Meniere’s disease is a disease of the inner ear and has symptoms such as dizziness, related balance problems and hearing loss. Although the cause of Meniere’s disease is unknown, it is likely due to an abnormality in the way the fluid of the inner ear is regulated. In most cases, only one ear is affected. You can find more information below.
What is Meniere’s disease?
Meniere’s disease is a disease that can cause dizziness (vertigo) and hearing loss associated with pressure in the inner ear. In most cases, this disease affects only one ear. Meniere’s disease can occur at any age, but it usually begins between young and middle-aged adulthood. It’s considered a chronic condition, but a variety of treatments can help relieve symptoms and minimize the long-term impact on your life.
What causes Meniere’s disease?
The cause of Meniere’s disease is unknown. The symptoms of Meniere’s disease appear to be the result of an abnormal amount of fluid ( endolymph ) in the inner ear, but it is not clear how or why this happens.
Possible factors affecting fluid that may contribute to Meniere’s disease include:
- Improper fluid drainage due to obstruction or anatomical abnormality
- abnormal immune response
- viral infection
- genetic disposition
Since no single cause has been identified, it is likely that Meniere’s disease is caused by a number of factors.
What are the symptoms of Meniere’s disease?
Symptoms of Meniere’s disease include:
- Recurrent attacks of vertigo: In this case, there is a sudden onset of spinning sensation. Just as we will feel that you are spinning, you may also feel that things around you are spinning. Vertigo attacks occur without warning and usually last from 20 minutes to several hours, in some cases lasting no more than 24 hours. Severe vertigo can cause nausea.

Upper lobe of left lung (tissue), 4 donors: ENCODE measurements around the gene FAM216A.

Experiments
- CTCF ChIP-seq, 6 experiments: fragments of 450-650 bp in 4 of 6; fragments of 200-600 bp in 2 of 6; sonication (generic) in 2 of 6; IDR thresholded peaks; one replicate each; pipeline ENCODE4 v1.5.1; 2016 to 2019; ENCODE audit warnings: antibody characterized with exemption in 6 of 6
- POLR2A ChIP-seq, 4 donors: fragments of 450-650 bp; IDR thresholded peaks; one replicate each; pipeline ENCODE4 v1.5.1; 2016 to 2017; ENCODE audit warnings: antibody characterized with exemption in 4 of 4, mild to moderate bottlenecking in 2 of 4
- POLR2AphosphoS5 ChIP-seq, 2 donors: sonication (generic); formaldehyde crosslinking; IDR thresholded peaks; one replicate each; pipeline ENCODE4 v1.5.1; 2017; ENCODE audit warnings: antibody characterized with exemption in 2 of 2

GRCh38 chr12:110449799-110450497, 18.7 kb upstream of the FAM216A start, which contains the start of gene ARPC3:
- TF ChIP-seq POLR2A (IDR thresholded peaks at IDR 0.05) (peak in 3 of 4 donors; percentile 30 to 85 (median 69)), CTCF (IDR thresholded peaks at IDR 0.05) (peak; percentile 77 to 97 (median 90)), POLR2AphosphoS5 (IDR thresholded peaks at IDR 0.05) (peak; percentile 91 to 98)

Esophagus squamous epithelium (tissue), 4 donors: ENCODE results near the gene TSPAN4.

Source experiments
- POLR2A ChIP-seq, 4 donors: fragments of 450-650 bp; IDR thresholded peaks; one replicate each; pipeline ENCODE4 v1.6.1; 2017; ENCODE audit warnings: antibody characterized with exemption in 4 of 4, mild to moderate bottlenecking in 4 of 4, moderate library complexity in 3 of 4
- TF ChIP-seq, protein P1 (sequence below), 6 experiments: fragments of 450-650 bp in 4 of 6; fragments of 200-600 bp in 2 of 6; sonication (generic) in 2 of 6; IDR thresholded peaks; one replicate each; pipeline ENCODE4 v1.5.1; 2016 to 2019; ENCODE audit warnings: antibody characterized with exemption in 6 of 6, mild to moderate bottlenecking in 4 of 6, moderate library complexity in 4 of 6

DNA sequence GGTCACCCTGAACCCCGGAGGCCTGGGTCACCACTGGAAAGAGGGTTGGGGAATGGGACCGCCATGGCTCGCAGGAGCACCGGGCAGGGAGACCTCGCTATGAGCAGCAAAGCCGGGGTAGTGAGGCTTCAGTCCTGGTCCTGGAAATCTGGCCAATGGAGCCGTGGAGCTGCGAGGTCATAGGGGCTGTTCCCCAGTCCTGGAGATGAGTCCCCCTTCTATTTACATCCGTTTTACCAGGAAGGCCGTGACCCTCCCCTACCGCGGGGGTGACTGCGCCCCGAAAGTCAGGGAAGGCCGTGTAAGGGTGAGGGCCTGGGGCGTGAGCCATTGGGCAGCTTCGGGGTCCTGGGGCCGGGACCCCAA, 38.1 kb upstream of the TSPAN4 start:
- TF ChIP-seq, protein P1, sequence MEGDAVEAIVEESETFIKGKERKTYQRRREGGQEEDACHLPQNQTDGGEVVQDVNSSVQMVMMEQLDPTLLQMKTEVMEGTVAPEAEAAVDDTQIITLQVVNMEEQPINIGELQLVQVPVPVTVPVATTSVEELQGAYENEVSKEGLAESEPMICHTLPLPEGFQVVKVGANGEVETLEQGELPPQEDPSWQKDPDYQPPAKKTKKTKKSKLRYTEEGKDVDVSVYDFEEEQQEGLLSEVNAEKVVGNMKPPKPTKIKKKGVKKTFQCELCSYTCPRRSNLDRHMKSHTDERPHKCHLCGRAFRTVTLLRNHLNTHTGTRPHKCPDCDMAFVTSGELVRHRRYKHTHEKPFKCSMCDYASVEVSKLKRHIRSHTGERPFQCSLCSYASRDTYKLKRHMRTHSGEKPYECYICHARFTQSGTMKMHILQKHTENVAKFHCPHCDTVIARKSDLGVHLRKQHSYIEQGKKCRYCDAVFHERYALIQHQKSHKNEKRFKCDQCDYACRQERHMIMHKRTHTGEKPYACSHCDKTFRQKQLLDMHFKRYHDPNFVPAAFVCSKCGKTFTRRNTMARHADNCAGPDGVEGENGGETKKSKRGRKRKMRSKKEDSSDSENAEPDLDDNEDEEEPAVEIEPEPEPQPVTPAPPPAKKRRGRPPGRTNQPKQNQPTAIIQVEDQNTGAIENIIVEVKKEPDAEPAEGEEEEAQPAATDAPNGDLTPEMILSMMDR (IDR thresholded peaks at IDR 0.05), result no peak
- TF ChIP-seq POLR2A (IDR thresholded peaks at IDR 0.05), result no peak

- Hearing loss: Hearing loss in Meniere’s disease may occur especially in the early period. Eventually, most people have permanent hearing loss.
- Tinnitus: Tinnitus is the perception of a ringing, buzzing, roaring, whistling, or hissing sound in your ear.
- Fullness in the ear: People with Meniere’s disease often feel pressure/fullness in an affected ear.
After a while, the symptoms improve and may disappear completely. The frequency of recurrence of the disease is usually reduced, although there is a possibility of recurrence. Over time, the frequency of symptoms may also decrease.
When should you see a doctor?
You should consult your doctor if you have symptoms of Meniere’s disease. Other diseases can also cause these problems, and it’s important to get an accurate diagnosis as soon as possible.